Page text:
Reasons not to use float:

  • Accuracy is only about 7 significant figures: be aware that this is very poor accuracy for the kind of applications where you're using floating point (such as anything scientific/mathematical). Rounding errors can quickly accumulate giving you only 6 or even 5 significant figures, which is terrible.
  • For this and other reasons, most APIs use doubles: such as all the methods in the Math class.

Misleading 'advantages' of float:

  • 4 bytes instead of 8: this is only likely to matter in a float[] array. If you have float fields in an object, with alignment (etc.) they may save no space compared to double, or little given that objects have other memory overheads.
  • Faster: with modern processors I think the performance of double and float is very similar. If you use float, the inevitable casting to/from double will also slow your program down.

Therefore these days I say float should only be used for compressing data, such as vast float[] arrays on disk or in memory (when you don't need full accuracy). I usually convert them to/from double when loading/storing so that accuracy isn't compromised in any calculations you do with them. After all, this is how you use byte and short - in calculations they get converted to int and you have to cast them to squeeze them back into byte/short format.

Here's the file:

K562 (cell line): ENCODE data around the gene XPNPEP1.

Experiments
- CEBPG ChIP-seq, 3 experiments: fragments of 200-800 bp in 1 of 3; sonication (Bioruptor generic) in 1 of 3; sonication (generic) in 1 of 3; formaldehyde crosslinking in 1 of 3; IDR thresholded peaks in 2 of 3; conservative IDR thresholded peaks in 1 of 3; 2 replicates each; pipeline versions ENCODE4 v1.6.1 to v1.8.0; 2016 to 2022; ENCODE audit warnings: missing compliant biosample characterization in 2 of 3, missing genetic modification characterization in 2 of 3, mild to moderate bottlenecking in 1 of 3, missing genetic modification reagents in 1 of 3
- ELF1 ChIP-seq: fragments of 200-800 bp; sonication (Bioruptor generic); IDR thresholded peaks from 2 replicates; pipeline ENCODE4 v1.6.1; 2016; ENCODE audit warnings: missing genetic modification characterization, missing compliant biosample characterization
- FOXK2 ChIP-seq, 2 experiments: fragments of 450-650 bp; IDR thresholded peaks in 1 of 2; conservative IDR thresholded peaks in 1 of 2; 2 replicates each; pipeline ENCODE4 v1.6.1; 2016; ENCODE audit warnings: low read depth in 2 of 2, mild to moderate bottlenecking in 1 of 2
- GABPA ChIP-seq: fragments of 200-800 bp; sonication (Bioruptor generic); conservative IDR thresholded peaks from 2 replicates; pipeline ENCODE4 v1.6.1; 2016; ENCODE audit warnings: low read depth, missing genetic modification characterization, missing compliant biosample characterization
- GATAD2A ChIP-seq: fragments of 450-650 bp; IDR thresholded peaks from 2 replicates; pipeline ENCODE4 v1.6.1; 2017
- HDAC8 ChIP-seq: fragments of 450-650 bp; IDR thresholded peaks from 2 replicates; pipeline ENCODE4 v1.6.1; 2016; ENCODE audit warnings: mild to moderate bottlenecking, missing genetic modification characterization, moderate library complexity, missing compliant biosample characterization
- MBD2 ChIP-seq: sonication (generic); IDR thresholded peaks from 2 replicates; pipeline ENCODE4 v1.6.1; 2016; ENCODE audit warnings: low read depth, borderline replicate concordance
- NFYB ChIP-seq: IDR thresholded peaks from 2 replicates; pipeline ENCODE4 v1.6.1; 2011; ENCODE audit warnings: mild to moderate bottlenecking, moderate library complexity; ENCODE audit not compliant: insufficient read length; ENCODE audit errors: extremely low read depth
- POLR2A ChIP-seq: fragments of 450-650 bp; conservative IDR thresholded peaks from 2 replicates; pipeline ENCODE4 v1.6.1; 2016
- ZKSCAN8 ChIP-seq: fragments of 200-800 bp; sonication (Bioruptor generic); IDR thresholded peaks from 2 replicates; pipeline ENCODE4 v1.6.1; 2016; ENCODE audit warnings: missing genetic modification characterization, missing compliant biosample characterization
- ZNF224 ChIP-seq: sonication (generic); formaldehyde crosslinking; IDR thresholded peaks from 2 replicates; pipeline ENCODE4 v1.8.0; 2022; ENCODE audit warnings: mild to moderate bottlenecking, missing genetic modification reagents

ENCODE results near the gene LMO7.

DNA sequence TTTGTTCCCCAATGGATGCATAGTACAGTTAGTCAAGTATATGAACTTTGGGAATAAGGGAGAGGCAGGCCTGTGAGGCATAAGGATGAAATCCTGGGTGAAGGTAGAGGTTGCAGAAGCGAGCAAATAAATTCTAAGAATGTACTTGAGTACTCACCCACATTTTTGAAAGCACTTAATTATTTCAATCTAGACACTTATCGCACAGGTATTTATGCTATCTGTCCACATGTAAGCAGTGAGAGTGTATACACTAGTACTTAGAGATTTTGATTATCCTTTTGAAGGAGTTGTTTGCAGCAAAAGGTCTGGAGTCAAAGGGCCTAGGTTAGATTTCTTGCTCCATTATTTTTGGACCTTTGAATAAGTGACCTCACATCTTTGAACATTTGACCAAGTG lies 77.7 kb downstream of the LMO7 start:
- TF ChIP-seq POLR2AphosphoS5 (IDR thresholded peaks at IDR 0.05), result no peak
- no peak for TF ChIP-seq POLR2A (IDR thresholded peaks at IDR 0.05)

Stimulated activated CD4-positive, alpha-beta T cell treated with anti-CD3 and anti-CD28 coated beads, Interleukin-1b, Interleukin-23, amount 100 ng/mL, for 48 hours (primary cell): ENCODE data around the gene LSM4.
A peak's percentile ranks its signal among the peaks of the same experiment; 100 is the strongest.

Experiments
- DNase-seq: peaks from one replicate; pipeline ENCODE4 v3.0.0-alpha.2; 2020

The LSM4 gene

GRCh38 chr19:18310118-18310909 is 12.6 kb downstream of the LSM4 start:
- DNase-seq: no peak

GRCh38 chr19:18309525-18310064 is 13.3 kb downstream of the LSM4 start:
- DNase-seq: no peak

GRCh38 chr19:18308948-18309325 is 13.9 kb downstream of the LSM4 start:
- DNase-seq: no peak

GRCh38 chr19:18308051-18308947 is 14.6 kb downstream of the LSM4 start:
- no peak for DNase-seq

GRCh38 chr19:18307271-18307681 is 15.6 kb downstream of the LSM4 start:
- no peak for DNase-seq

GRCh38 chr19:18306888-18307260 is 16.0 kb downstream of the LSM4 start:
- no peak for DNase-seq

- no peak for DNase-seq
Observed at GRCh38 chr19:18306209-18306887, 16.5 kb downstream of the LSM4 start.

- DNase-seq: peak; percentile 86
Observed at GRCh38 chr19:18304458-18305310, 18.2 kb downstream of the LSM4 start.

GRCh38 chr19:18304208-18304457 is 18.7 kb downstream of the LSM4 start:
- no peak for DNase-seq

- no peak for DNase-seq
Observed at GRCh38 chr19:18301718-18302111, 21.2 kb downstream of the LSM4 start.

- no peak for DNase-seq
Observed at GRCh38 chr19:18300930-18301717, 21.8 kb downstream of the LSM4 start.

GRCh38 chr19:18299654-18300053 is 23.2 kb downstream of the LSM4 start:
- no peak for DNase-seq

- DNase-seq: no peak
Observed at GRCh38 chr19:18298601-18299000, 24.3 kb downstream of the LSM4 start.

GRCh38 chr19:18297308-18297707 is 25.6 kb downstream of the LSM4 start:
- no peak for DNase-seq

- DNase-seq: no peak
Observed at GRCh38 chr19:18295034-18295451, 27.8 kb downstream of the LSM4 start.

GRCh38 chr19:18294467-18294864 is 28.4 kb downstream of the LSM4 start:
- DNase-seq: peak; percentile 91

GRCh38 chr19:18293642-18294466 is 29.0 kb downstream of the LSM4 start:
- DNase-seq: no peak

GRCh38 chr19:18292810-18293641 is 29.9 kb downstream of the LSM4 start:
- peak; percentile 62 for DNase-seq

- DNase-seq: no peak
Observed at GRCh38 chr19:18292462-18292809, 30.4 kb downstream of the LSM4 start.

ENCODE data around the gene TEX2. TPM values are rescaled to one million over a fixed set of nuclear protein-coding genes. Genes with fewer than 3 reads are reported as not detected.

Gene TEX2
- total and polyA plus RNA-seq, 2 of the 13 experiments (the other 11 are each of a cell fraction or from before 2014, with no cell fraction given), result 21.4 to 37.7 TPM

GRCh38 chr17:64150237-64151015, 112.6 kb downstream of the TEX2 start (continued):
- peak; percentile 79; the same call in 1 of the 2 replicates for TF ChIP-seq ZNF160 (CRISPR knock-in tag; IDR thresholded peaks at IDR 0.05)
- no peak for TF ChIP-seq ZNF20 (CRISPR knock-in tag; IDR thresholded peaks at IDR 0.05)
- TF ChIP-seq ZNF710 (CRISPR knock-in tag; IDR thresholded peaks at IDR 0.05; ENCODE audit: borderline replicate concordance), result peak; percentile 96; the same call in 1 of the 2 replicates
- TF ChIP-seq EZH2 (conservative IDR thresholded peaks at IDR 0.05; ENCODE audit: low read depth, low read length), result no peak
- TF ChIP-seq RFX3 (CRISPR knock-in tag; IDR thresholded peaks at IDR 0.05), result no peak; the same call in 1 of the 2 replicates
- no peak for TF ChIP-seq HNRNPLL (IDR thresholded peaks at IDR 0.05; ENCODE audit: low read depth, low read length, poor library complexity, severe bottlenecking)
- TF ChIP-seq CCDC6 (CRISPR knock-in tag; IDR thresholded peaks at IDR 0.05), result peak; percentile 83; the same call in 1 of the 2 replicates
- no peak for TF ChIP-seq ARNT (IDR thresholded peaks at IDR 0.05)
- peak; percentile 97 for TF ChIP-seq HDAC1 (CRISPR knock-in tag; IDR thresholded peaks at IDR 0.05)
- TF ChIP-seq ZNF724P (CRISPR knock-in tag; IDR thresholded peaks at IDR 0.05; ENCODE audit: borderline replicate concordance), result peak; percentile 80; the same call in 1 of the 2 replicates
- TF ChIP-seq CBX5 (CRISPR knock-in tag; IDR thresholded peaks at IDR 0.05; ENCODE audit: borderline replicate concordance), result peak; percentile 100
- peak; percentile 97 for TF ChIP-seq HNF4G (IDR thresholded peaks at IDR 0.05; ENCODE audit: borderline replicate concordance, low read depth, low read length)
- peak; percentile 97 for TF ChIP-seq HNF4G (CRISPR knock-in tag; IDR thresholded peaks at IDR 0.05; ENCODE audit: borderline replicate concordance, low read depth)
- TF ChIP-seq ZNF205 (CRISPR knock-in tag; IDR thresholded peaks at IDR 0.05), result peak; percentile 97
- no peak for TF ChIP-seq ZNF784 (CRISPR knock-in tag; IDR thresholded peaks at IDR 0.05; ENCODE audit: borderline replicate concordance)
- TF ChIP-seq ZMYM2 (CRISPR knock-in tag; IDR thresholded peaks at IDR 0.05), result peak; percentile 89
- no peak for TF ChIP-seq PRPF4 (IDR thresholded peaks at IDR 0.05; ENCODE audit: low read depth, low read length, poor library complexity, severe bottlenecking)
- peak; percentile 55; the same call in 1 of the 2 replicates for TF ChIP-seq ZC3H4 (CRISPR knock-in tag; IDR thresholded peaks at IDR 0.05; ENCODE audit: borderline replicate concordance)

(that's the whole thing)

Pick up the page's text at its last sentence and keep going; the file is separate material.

I think your thinking is valid. Rarely should modern Java ...

I think your thinking is valid. Rarely should modern Java code use floats, for the reasons you bring up. My thoughts:

  • I will use floats if an API "forces" me too -- GUI libraries seem to like floats for some reason.
  • Item 48 in Bloch's Effective Java (second edition) covers the issues with exact answers pretty well.

I think you should stick with double.

Use whatever you want, and explain the reasoning in a ...

Use whatever you want, and explain the reasoning in a sidebar.  If you want to keep it short, put in a link to a blog post or whatever (For further reading...).  

These are CS students, they are (eventually) going to have to deal with the gory mess that is floats, doubles, etc.  That's easy - hard is trying to explain chars, bytes, character sets, Unicode, UTF-8, etc.  ;)

For your introductory textbook, I think you're correct, but ...